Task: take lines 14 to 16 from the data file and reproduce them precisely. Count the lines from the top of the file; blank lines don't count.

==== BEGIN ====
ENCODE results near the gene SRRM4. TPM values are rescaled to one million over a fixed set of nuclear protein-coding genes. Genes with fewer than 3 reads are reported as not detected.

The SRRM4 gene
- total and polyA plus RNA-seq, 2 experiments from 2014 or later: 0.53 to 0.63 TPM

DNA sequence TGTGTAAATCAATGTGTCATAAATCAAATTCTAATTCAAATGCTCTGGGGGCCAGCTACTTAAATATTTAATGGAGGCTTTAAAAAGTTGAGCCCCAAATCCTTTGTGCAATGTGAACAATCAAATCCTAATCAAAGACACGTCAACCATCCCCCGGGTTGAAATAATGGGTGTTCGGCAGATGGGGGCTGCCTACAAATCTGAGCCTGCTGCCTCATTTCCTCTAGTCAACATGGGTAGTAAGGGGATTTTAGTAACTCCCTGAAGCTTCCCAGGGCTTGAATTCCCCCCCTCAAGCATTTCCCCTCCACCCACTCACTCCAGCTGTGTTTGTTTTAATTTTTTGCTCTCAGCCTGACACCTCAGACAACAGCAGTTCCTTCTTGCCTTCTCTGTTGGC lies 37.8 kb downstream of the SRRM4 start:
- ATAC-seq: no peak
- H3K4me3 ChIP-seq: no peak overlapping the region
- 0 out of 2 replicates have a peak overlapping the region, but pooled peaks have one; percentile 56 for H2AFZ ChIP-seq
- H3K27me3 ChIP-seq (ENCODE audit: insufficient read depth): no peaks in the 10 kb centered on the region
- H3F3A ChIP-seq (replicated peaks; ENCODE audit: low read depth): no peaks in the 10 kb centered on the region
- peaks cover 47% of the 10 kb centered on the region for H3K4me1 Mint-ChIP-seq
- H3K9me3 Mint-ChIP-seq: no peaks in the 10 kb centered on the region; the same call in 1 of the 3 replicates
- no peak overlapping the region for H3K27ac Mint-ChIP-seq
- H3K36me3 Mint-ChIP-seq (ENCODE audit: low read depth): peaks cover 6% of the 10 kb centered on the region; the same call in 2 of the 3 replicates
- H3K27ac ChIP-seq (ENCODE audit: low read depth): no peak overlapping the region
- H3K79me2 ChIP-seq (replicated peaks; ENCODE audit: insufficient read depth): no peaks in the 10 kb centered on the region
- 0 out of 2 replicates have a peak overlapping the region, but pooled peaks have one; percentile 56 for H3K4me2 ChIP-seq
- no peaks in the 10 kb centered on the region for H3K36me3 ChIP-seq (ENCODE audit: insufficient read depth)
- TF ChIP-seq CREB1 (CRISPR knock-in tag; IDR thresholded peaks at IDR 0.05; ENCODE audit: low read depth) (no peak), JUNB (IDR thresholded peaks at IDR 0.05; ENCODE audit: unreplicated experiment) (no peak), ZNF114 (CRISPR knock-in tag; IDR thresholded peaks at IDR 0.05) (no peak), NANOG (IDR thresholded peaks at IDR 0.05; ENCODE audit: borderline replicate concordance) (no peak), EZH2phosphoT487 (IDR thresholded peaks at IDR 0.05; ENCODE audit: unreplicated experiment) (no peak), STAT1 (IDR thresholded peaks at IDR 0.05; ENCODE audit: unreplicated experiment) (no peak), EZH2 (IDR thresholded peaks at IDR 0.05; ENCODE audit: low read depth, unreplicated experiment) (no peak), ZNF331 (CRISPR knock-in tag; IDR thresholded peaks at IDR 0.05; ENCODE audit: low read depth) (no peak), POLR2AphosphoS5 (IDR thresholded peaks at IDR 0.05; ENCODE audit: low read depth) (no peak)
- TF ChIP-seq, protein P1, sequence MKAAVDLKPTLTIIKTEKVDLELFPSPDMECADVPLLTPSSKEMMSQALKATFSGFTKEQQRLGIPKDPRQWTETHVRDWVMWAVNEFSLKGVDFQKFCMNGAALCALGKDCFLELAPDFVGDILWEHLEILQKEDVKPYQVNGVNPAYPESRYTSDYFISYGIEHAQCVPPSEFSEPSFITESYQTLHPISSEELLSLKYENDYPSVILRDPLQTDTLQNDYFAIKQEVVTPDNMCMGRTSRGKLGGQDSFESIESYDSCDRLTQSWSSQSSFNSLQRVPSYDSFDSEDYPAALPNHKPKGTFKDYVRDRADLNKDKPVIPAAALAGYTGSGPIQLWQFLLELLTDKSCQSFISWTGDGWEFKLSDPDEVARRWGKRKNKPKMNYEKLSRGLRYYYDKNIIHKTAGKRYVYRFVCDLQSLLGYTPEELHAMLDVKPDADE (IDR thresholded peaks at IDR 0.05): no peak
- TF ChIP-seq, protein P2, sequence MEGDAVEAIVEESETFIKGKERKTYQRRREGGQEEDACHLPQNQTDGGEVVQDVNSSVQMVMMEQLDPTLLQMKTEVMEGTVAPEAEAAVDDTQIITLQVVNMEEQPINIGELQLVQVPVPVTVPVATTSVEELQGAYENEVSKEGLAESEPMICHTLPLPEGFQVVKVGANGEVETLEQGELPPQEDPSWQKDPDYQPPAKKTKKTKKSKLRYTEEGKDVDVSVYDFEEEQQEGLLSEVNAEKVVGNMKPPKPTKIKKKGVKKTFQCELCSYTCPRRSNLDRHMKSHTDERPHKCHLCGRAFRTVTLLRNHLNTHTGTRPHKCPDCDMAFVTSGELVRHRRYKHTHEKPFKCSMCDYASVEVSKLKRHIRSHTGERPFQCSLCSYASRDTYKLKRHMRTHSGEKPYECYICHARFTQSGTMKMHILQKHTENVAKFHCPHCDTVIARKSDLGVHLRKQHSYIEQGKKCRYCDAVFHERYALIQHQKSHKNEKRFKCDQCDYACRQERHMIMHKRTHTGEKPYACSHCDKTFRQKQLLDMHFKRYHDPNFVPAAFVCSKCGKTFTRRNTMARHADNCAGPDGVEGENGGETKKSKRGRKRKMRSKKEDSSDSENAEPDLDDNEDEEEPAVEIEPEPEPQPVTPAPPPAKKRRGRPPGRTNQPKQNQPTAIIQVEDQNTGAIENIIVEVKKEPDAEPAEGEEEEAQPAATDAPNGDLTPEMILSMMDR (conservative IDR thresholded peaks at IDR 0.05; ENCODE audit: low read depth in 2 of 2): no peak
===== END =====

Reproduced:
- H3K27ac ChIP-seq (ENCODE audit: low read depth): no peak overlapping the region
- H3K79me2 ChIP-seq (replicated peaks; ENCODE audit: insufficient read depth): no peaks in the 10 kb centered on the region
- 0 out of 2 replicates have a peak overlapping the region, but pooled peaks have one; percentile 56 for H3K4me2 ChIP-seq